Do You Really Know What You Own?

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Do you really know what you own?

Most folks do when it comes to stocks, even if their portfolios were put together without much of a plan. But when it comes to the mutual funds in your 401(k) or 403(b) plan, you might not really know what you have -- and that can be a big problem.

Fewer baskets for your eggs
The "big problem" is a simple one: You might be less diversified than you think. You may be holding several different stock funds, but those funds may have big positions in the same small set of stocks -- even if the funds say they have wildly different investment strategies.

Consider the following four Fidelity funds. According to their prospectuses:

  • Fidelity OTC Portfolio (FOCPX) focuses on stocks traded on NASDAQ or other "over-the-counter" markets, with at least 25% of its assets in tech stocks.
  • Fidelity Blue Chip Growth (FBGRX) mostly holds stocks that are listed in the S&P 500 (INDEX: ^GSPC) or the Dow Jones Industrial Average (INDEX: ^DJI) and have market caps over $1 billion and some growth potential.
  • Fidelity New Millennium (FMILX) looks for "early signs of long-term changes in the marketplace" and "companies that may benefit from opportunities created by these changes," "which can lead to investments in small and medium-sized companies."
  • Fidelity Growth Company (FDGRX) buys companies that the manager "believes have above-average growth potential." Plain and simple.

While they're all stock funds with a growth-ish focus, they certainly sound very different from one another, don't they? But consider this: Three of those funds have their largest position in the same stock -- and that stock is the second-largest position in the fourth.

The stock? Apple (NAS: AAPL) .

You see the problem?

Actually, it's worse than that
Three of the funds have Google (NAS: GOOG) in their top five holdings. Three (not the same three) also have ExxonMobil (NYS: XOM) in their top five -- in fact, it's the top holding in New Millennium (you didn't know that oil was such a disruptive new technology, did you?). Three have Qualcomm (NAS: QCOM) in the top 10, where two have Amazon.com (NAS: AMZN) , and two have Oracle (NAS: ORCL) .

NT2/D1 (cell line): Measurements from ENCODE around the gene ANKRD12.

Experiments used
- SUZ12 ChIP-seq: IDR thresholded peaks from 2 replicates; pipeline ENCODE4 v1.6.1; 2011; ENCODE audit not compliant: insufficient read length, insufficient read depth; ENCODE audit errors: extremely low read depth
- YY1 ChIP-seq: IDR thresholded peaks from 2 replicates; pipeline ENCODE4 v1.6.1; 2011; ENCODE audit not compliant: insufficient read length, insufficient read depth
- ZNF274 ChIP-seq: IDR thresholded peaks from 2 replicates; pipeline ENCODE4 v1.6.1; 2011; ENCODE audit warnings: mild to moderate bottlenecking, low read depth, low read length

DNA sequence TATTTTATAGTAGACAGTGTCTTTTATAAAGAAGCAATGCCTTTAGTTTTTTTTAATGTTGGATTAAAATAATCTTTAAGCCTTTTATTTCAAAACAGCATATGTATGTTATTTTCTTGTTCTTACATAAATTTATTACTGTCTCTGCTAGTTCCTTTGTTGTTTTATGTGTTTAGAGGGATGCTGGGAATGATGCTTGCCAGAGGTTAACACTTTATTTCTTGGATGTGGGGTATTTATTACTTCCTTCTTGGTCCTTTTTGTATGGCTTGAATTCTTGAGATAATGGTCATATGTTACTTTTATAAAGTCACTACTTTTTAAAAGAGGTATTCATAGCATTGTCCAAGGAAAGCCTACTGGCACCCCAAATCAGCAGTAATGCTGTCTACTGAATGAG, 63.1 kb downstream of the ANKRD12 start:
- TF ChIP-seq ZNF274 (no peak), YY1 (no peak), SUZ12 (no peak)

The problem isn't the stock selection in any one of the funds -- those have all been good companies to own. And this isn't a cherry-picked example, or a problem limited to Fidelity -- these are the first four funds I looked at when I was searching for an example for this article, simply because they popped up together on a list on Fidelity's site. The problem is that mutual funds, by their nature, gravitate to whatever the "good" stocks are in any given moment -- and in big funds, the biggest positions are going to tend to be large-cap stocks. That doesn't mean you should avoid funds -- not at all -- but it does, understandably, make for a small universe of top holdings among funds with broadly similar objectives.

But imagine if you had a couple of these funds, maybe along with an S&P 500 index fund or ETF like SPDR S&P 500. Do you happen to recall the names of the two biggest stocks in the S&P 500?

ExxonMobil and Apple.

Nobody's saying those are bad stocks to own. Apple's iProducts, Amazon's Kindle, and Google's Android are all amazing innovations that will shape how people communicate and share information far into the future. Technology from companies like Oracle and Qualcomm underlie many of those innovations. And ExxonMobil is at the forefront of energy trends that will define the future for decades.

But when you own those stocks nearly everywhere in your portfolio, you have to ask one question: Are you sure you're really diversified?

Buying the index, over and over
As Foolish retirement guru Robert Brokamp points out in the new issue of Rule Your Retirement, available online at 4 p.m. ET today, Apple's top four shareholders are all fund companies. That's not a bad thing (or an unusual one), but it's one more illustration of the problem: Your portfolio may have a lot more overlap than you realize.

We all know that diversification is key to reducing the risk exposure of your portfolio over time. But as Brokamp notes in his article, this is something you have to watch. Mutual funds stray from their objectives, reinvested dividends and a topsy-turvy market can knock even the most carefully allocated portfolio out of balance, and investments in different accounts -- or accounts controlled by spouses who don't always coordinate strategy -- can create situations that expose your retirement nest egg to more risk than you'd intended.

Brokamp's article offers some great strategies for staying on top of this without having to invest a whole lot of time, including links to some tools that can make this essential job a lot simpler. If your portfolio consists of more than a fund or two, I strongly urge you to check out the article and take a look at your holdings. Rule Your Retirement is a paid service, but you can get full access to Brokamp's article and all of the service's great content free of charge, with a no-obligation 30-day trial. Just click here to get started.

At the time this article was published

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